Kyūshū Island, Japan · August 25, 1945

On this date in 1945, ten days after Japan had agreed to uncon­di­tional sur­render, two U.S. Army pilots flying P‑38 Lightnings on armed recon­nais­sance landed on Kyūshū Island, the southern­most Japa­nese Home Island, after one of the P‑38s ran low on fuel. The two pilots became the first Amer­i­cans to land in defeated (though not yet occupied) Japan. An hour later, in the pre­sence of Japa­nese Army per­son­nel, a B‑17 Flying For­tress landed on the same air­field to assist the two pilots in refueling the plane for its return flight to Okinawa.

The Japa­nese recep­tion was friendly, even for­mal—the local mayor appeared in top hat and tails. All three crews were three days ahead of Gen. Douglas Mac­Arthur’s advance team, which landed at Japan’s largest air­field, Atsugi out­side Tokyo, to coor­di­nate the offi­cial signing cere­mony in Tokyo Bay on Septem­ber 2. To wel­come the advance team, a mis­chievous naval fighter pilot from the USS York­town, which was pro­viding cover for the forces occupying Japan, landed his plane at Atsugi on August 27 and ordered the Japa­nese to erect a ban­ner wel­coming the Army gene­ral on “on behalf of the U.S. Navy.” Ban­ners on Tokyo streets pro­claimed: “Wel­come the American victories all over the world.”

On Septem­ber 2, six years and a day after Ger­many precip­i­tated the global con­flict by invading neigh­boring Poland, Mac­Arthur headed the Allied dele­ga­tion on board the battle­ship USS Missouri that brought World War II to an end by accepting Japan’s for­mal sur­render. The Missouri lay exactly four and one-half miles north­east of the spot where, on July 8, 1853, Com­mo­dore Matthew Perry had anchored four ships of the U.S. Navy’s Far East Squad­ron, which flew an Amer­i­can flag of thirty-one stars. Ninety-two years after the “opening of Japan,” Perry’s flag was on promi­nent dis­play when a nine-mem­ber Japa­nese dele­ga­tion, traveling through burnt-out cities, arrived at its des­ti­na­tion. The Japa­nese signed the sur­ren­der docu­ment at 9:05 a.m. Gen. MacArthur signed for the United Nations and U.S. Fleet Admiral Chester Nimitz, who had directed much of the Paci­fic War, signed for the United States. Minutes later, in a show of the mas­sive air power that had ended the Pacific War, 1,500 car­rier air­craft and 500 B‑29s flew over the armada of U.S. and British ships that filled Tokyo Bay.

Japanese Sign Instrument of Surrender Aboard USS Missouri, September 2, 1945

Japanese surrender delegation, September 2, 1945Japanese Instrument of Surrender

Left: The Japanese delegation shortly after arrival on board the USS Missouri, Sun­day, Septem­ber 2, 1945. Leading the dele­gation was Japa­nese Foreign Affairs Minis­ter Mamoru Shige­mitsu (with cane). Signing the Instru­ment of Sur­render for the Japa­nese mili­tary was Gen. Yoshi­jirō Umezu (on Shige­mitsu’s left). In 1948 Shige­mitsu was sen­tenced to seven years im­pri­sonment by the Inter­na­tional Mili­tary Tri­bunal for the Far East. Paroled in 1950 Shige­mitsu became Deputy Prime Minis­ter of Japan in 1954. Umezu, final Chief of the Im­perial Japa­nese Army General Staff and a mem­ber of Emperor Hiro­hito’s Supreme War Council, was tried as a war crimi­nal by the same tribunal, which sen­tenced him to life imprisonment. He died in prison in 1949.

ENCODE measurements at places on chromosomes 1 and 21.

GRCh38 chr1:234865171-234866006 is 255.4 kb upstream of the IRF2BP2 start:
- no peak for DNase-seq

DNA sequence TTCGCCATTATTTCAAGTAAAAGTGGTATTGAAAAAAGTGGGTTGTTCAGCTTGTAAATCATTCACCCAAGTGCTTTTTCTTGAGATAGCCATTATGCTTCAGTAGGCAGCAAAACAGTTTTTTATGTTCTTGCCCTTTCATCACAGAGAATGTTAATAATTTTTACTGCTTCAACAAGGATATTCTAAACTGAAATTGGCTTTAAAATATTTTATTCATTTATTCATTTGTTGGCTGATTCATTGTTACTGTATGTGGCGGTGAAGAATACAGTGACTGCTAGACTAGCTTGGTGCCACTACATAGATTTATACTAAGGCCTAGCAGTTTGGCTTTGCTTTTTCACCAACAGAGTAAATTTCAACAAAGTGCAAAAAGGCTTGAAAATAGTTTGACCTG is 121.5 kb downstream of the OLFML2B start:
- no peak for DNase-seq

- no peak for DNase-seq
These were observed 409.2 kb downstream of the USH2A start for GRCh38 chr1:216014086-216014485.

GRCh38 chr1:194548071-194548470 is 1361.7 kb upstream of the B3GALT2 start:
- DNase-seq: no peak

Right: The Japanese Instrument of Surrender was the written agree­ment that enabled the sur­render of the Empire of Japan, marking the end of World War II. It was signed by repre­sen­ta­tives from Japan, the U.S., China, Great Britain, the Soviet Union, Aus­tra­lia, Canada, France, the Nether­lands, and New Zea­land aboard the USS Missouri in Tokyo Bay on Septem­ber 2, 1945. The Allied copy was pre­sented in leather and gold lining with both coun­tries’ seals printed on the front, where­as the Japa­nese copy shown here was bound in rough canvas with no seals on the front.

MacArthur opening surrender ceremony, September 2, 1945U.S. Navy flyover, September 2, 1945

Left: General of the Army Douglas MacArthur, Supreme Allied Com­mander, opened the 20‑minute sur­render cere­mony on the veran­da deck of the USS Missouri. Repre­sen­ta­tives of the Allied Powers (United Nations) are lined up behind him. Mounted behind the rows of men is the 31‑star flag (displayed back­ward) that Com­mo­dore Matthew Perry had brought ashore to Japan in 1853. The fragile flag was retrieved from the Naval Aca­demy’s museum in Annap­o­lis, Mary­land, and delivered on August 29, 1945, to Adm. William “Bull” Halsey, Com­mander of the U.S. Third Fleet, whose flag­ship was the USS Missouri. Victor in war, Mac­Arthur stayed on in Japan to manage the U.S. occupation of that country.

Right: U.S. Navy carrier planes fly in formation over the U.S. and British fleets in Tokyo Bay during the sur­render cere­mony. The USS Missouri is at left. On the battle­ship’s surr­ender deck were over 130 offi­cial guests—Amer­i­can, British, Chinese, Soviet, Austra­lian, Cana­dian, French, Dutch, and New Zea­land offi­cers—who were invited to witness Japan’s formal capitulation.

Contemporary Newsreel Accounts of U.S. Forces Landing in Japan, August 1945